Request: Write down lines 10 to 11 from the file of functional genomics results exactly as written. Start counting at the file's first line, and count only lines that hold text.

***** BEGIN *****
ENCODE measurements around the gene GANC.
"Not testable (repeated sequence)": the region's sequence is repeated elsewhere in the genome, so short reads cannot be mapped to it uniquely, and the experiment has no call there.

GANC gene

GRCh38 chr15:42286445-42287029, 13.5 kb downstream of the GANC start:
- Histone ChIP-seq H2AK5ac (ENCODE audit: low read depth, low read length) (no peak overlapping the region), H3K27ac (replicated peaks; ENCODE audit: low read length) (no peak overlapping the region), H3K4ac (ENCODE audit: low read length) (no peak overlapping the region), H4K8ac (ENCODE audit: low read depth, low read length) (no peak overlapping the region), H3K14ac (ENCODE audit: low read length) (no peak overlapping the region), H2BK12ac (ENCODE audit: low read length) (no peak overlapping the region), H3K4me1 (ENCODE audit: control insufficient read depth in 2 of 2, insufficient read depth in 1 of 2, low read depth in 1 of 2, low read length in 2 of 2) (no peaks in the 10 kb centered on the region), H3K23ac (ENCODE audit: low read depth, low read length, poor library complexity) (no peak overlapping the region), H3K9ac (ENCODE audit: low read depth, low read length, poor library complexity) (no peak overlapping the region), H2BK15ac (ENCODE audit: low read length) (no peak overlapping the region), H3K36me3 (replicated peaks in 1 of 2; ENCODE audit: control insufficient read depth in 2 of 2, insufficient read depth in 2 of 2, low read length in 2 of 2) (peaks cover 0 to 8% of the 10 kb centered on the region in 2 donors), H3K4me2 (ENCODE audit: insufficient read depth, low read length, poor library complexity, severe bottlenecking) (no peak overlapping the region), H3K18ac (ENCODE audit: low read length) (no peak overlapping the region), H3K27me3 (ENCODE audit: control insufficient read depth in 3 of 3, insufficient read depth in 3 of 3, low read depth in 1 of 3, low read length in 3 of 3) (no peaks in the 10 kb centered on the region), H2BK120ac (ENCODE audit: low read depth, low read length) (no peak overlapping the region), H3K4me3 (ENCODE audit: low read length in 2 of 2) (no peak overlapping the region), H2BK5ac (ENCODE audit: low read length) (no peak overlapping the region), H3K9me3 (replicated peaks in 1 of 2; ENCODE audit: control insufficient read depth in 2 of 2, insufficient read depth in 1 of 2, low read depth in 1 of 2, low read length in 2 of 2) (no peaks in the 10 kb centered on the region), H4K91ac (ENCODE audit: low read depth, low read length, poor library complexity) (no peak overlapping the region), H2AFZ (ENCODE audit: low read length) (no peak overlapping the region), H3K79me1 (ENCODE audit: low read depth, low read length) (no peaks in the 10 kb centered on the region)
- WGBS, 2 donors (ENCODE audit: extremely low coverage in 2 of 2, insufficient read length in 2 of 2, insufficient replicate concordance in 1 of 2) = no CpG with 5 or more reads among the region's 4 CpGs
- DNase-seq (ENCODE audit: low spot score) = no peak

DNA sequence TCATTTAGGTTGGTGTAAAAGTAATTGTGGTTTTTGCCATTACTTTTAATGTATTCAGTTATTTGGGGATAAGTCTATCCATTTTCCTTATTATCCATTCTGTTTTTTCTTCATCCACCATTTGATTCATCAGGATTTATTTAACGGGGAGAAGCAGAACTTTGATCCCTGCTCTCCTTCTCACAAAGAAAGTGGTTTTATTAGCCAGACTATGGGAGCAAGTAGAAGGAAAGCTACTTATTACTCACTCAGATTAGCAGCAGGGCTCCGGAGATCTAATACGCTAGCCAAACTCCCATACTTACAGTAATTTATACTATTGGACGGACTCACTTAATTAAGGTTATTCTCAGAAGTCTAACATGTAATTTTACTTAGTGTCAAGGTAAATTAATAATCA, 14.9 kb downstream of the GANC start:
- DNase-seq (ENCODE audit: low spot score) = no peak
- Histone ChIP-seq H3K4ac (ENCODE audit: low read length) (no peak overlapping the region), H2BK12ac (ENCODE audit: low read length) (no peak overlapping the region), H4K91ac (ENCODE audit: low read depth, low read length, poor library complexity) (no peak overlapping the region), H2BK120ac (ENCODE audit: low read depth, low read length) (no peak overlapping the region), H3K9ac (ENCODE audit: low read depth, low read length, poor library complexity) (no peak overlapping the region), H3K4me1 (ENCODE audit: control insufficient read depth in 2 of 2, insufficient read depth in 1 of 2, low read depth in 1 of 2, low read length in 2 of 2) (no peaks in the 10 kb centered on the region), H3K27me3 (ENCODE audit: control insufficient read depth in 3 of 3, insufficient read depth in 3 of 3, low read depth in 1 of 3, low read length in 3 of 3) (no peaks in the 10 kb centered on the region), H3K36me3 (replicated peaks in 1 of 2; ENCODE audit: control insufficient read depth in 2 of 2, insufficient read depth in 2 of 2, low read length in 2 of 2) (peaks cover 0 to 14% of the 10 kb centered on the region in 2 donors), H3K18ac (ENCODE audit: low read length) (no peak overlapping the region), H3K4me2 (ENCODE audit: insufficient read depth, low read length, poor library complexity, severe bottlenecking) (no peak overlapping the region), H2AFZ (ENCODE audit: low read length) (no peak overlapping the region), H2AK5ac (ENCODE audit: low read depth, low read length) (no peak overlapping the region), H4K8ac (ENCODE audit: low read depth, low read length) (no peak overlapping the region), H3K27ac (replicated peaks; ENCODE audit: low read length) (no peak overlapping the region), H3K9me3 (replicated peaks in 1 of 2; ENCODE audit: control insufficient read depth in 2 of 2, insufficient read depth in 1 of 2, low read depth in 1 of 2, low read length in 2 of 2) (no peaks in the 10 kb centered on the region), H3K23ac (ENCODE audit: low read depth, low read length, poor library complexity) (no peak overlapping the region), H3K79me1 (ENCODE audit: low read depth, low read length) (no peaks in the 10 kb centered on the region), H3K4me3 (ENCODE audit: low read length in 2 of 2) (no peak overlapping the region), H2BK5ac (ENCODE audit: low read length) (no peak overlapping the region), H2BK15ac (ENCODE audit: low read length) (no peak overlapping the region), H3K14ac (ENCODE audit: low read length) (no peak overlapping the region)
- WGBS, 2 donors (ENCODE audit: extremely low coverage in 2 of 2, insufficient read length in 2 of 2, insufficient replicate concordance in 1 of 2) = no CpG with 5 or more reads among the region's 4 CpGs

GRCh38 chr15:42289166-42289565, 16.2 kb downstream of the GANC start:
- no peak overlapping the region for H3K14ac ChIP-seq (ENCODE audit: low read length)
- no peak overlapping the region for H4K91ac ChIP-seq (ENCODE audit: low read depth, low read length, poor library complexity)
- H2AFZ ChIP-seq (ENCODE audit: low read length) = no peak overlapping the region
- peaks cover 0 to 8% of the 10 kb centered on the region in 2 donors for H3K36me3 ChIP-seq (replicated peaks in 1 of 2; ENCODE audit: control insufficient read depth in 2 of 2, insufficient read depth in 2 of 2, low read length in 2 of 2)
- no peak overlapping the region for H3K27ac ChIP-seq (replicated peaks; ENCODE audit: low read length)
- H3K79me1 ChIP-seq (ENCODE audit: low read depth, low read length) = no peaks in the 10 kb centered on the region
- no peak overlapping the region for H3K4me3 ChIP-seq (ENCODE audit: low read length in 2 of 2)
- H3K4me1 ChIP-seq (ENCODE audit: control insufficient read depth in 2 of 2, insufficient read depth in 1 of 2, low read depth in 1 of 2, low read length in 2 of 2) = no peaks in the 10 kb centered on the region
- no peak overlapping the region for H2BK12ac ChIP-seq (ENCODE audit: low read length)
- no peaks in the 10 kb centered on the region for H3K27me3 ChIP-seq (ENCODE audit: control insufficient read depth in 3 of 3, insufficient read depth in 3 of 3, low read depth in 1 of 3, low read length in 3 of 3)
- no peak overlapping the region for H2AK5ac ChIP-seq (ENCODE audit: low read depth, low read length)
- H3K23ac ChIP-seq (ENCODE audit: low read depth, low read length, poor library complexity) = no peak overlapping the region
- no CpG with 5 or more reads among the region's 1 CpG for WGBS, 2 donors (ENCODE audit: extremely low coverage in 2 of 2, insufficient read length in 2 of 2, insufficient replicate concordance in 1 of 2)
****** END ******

- Histone ChIP-seq H3K4ac (ENCODE audit: low read length) (no peak overlapping the region), H2BK12ac (ENCODE audit: low read length) (no peak overlapping the region), H4K91ac (ENCODE audit: low read depth, low read length, poor library complexity) (no peak overlapping the region), H2BK120ac (ENCODE audit: low read depth, low read length) (no peak overlapping the region), H3K9ac (ENCODE audit: low read depth, low read length, poor library complexity) (no peak overlapping the region), H3K4me1 (ENCODE audit: control insufficient read depth in 2 of 2, insufficient read depth in 1 of 2, low read depth in 1 of 2, low read length in 2 of 2) (no peaks in the 10 kb centered on the region), H3K27me3 (ENCODE audit: control insufficient read depth in 3 of 3, insufficient read depth in 3 of 3, low read depth in 1 of 3, low read length in 3 of 3) (no peaks in the 10 kb centered on the region), H3K36me3 (replicated peaks in 1 of 2; ENCODE audit: control insufficient read depth in 2 of 2, insufficient read depth in 2 of 2, low read length in 2 of 2) (peaks cover 0 to 14% of the 10 kb centered on the region in 2 donors), H3K18ac (ENCODE audit: low read length) (no peak overlapping the region), H3K4me2 (ENCODE audit: insufficient read depth, low read length, poor library complexity, severe bottlenecking) (no peak overlapping the region), H2AFZ (ENCODE audit: low read length) (no peak overlapping the region), H2AK5ac (ENCODE audit: low read depth, low read length) (no peak overlapping the region), H4K8ac (ENCODE audit: low read depth, low read length) (no peak overlapping the region), H3K27ac (replicated peaks; ENCODE audit: low read length) (no peak overlapping the region), H3K9me3 (replicated peaks in 1 of 2; ENCODE audit: control insufficient read depth in 2 of 2, insufficient read depth in 1 of 2, low read depth in 1 of 2, low read length in 2 of 2) (no peaks in the 10 kb centered on the region), H3K23ac (ENCODE audit: low read depth, low read length, poor library complexity) (no peak overlapping the region), H3K79me1 (ENCODE audit: low read depth, low read length) (no peaks in the 10 kb centered on the region), H3K4me3 (ENCODE audit: low read length in 2 of 2) (no peak overlapping the region), H2BK5ac (ENCODE audit: low read length) (no peak overlapping the region), H2BK15ac (ENCODE audit: low read length) (no peak overlapping the region), H3K14ac (ENCODE audit: low read length) (no peak overlapping the region)
- WGBS, 2 donors (ENCODE audit: extremely low coverage in 2 of 2, insufficient read length in 2 of 2, insufficient replicate concordance in 1 of 2) = no CpG with 5 or more reads among the region's 4 CpGs